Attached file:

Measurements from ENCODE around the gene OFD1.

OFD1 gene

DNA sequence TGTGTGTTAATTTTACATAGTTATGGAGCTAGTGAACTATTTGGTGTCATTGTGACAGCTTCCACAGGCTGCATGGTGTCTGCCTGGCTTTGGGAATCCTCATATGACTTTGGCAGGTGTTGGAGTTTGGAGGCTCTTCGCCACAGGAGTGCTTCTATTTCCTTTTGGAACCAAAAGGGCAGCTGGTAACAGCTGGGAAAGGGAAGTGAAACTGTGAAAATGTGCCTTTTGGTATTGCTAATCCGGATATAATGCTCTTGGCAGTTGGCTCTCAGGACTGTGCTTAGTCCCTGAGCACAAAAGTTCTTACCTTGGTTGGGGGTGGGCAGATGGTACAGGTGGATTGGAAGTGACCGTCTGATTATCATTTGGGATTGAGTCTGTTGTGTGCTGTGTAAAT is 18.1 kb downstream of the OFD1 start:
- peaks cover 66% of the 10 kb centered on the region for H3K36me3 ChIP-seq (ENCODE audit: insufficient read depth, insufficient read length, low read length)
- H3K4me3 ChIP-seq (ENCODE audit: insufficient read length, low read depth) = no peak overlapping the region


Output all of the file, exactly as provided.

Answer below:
Measurements from ENCODE around the gene OFD1.

OFD1 gene

DNA sequence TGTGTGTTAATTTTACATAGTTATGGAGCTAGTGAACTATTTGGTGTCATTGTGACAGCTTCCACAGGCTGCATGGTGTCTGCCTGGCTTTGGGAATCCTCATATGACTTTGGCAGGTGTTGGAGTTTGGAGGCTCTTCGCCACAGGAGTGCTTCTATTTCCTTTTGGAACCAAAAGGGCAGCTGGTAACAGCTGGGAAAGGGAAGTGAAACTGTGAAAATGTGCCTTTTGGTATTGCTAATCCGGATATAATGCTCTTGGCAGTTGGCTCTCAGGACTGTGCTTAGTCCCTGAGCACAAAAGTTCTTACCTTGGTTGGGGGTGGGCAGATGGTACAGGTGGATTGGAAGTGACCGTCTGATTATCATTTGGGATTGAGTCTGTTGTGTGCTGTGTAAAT is 18.1 kb downstream of the OFD1 start:
- peaks cover 66% of the 10 kb centered on the region for H3K36me3 ChIP-seq (ENCODE audit: insufficient read depth, insufficient read length, low read length)
- H3K4me3 ChIP-seq (ENCODE audit: insufficient read length, low read depth) = no peak overlapping the region